“it’s been part of a trend at the met to bring in trendy directors and designers. it actually should be pretty cool since attila is a rather dark opera. a few years back at the royal opera house deborah voight was fired because the director thought she would look inappropriate (i.e. fat as a pig) in a sleek cocktail dress.”

    Here is a link to that story:
    http://www.bloomberg.com/apps/news?pid=20601088&refer=muse&sid=aveB5IvP7

    When I pointed out that Opera should be about talent and not appearance his response was:

    “it’s now about design and a vision, and opera must compete with broadway and other forms of theater. people want to and expect to see when they pay lots of money, good looking people. and i don’t believe pandering is unique to opera; rather opera must catch up to the rest of the entertainment media.”

    I next pointed out where he could stick his libretto and advised him to remove me from his Christmas card list. It appears this is quite the operatic epidemic. Strange, I don’t recall anyone ever firing Pavarotti or Placido Domingo for being portly. I am disgusted in the extreme!

  10. All Women Stalker January 11, 2010 at 9:26 pm #

    When did this all start? It’s no longer about talent? Who wants to see skinny people who can’t act or sing? (Not that I’m saying there are no skinny people who CAN act or sing.) I don’t care what size, shape, or dress size you wear as long as you give a bad ass performance.

  11. boots January 11, 2010 at 11:18 pm #

    OMG, other people who hate Moulin Rouge! That’s so exciting! I thought almsot everyone else in the world loved it except me.

  12. Melissa M January 12, 2010 at 12:04 am #

    Gemdiva, I’m glad you pointed that out – that was a huge scandal in the opera world when Deobrah Voigt was fired for not being believable as “sexy” in a little black dress. She has since undergone weight loss surgery. I saw her perform in Vienna in the summer of 2007 (at least a year after the surgery, although she was still bigger than La Dessi seems to be), and she was, of course, fantastic.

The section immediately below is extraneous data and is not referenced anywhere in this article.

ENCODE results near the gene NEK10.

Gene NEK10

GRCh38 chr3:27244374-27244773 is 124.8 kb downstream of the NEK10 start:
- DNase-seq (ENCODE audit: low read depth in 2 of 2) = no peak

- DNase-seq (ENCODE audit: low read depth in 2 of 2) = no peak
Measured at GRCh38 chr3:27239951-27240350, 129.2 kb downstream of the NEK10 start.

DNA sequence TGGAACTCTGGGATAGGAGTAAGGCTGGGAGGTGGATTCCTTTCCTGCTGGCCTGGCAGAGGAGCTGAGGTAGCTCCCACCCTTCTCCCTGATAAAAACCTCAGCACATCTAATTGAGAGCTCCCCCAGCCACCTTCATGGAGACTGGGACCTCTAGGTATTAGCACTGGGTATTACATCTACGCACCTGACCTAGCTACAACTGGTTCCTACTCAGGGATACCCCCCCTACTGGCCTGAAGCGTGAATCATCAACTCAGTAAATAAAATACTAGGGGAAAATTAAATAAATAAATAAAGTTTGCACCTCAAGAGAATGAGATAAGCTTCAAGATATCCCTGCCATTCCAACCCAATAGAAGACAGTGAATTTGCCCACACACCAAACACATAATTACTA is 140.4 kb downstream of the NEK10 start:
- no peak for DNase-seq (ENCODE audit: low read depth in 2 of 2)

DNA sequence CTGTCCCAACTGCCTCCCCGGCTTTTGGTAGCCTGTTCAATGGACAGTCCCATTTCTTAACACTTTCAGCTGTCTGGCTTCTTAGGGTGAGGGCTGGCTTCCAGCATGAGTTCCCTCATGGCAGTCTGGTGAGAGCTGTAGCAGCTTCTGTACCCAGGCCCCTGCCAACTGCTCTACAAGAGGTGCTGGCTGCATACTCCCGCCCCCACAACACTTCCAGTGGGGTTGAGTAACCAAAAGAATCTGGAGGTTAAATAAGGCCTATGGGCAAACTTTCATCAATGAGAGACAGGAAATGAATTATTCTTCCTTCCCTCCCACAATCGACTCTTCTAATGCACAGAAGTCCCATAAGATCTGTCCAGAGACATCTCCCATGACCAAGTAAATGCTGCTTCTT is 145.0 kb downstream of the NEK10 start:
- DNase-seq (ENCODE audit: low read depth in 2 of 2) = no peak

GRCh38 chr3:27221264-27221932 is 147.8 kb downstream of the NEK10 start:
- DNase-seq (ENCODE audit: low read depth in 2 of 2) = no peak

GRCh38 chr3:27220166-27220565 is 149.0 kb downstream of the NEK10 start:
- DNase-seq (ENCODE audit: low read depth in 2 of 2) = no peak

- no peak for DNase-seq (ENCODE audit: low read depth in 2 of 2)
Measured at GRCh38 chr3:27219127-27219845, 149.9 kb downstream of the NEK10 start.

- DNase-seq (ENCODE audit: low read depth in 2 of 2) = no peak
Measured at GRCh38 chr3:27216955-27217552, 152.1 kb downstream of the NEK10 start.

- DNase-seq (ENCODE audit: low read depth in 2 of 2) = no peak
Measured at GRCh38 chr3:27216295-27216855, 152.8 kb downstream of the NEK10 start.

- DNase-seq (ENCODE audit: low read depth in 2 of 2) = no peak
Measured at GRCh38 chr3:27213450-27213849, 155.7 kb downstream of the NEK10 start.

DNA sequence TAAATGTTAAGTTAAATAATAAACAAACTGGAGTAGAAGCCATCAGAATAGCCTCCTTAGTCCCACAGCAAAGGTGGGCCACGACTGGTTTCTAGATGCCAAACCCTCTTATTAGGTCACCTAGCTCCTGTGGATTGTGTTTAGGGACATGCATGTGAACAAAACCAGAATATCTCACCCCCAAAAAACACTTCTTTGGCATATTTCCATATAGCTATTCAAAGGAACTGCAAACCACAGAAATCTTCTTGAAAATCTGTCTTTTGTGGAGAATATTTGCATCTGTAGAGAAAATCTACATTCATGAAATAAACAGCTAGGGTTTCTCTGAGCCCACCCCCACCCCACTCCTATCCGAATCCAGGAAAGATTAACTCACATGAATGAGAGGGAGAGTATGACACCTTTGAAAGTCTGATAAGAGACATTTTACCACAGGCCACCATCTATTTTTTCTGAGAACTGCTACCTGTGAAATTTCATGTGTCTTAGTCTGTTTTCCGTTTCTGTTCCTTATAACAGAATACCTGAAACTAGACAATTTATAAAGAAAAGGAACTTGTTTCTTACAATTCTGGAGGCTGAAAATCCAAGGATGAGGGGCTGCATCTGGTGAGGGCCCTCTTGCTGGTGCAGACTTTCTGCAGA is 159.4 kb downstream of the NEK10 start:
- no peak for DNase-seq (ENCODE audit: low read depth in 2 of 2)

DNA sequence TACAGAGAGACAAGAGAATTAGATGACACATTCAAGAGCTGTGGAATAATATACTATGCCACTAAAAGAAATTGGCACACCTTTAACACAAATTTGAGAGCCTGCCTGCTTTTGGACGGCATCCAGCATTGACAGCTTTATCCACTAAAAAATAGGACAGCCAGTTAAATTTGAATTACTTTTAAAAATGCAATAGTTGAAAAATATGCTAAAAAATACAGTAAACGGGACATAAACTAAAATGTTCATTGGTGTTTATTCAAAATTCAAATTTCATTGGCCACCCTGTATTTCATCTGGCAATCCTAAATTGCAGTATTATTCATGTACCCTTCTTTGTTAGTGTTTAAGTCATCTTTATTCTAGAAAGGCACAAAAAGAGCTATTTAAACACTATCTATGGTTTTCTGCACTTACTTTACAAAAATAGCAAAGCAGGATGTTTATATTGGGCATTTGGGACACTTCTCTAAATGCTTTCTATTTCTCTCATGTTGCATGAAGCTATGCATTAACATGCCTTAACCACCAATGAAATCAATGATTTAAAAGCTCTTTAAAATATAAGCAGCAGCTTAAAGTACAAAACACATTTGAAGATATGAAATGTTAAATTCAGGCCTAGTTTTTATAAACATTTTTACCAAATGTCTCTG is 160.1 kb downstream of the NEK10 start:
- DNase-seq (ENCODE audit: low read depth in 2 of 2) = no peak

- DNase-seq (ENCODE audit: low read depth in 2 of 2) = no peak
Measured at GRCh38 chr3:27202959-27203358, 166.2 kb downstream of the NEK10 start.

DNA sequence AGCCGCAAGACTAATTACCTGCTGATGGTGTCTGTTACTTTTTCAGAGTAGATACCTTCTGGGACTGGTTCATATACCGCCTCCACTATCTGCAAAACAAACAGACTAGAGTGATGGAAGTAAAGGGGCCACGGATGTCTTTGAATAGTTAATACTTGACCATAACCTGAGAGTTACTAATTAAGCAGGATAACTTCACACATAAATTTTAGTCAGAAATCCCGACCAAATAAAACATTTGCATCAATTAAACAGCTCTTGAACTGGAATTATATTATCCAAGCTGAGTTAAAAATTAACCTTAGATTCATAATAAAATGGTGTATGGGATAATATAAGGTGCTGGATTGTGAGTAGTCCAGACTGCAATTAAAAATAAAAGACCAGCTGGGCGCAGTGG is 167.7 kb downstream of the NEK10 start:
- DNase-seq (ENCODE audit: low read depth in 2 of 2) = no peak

I think this topic merits more discussion, if not research and studies. Yes, it seems that many female opera divas are bigger women. However, there are many classical, but not necessarily opera, divas (typically soloists for symphonic works, oratorios, etc.) that are not big women. I know plenty of women who are vocally, but not physically, big.

    So is there really a correlation between body size and voice size?

    I would argue not. Vocal production has much to do with resonance and breathing techniques, not corset size. Jose Carreras, one of the famous Three Tenors, said:

    “OK, I am a small man, but you sing with the muscles, not with the fat. You don’t need to be big to sing. Size has got nothing to do with the voice.”

    And at the risk of appearing to not support my fellow big woman, I agree. However, operatic singing is not just about vocal production. There is a hell of a lot of physical stamina not related to vocal production involved. Perhaps this is where the size argument could be made more effectively.

    I think this trend of fat discrimination and shaming in the opera world is absolutely ridiculous. But I also think we need to truly understand the physiology required to sing in order to make our argument stronger.

  13. biscuit January 13, 2010 at 11:43 am #

    A couple of years ago I saw a televised production of La Boheme, and the soprano playing Mimi (another consumptive) was a Woman of Substance. Didn’t detract a bit from the beauty of her singing or the sincerity of her delivery. She didn’t really look like a starving artist, but so what?

    When Zeffirelli did the film version of ‘Traviata’ in 1983 he cast rail-thin Teresa Stratas as Violetta: I’m not trying to make excuses for him, but maybe he’s trying to replicate that casting somehow?

  14. Freddie Reighard February 3, 2010 at 11:55 pm #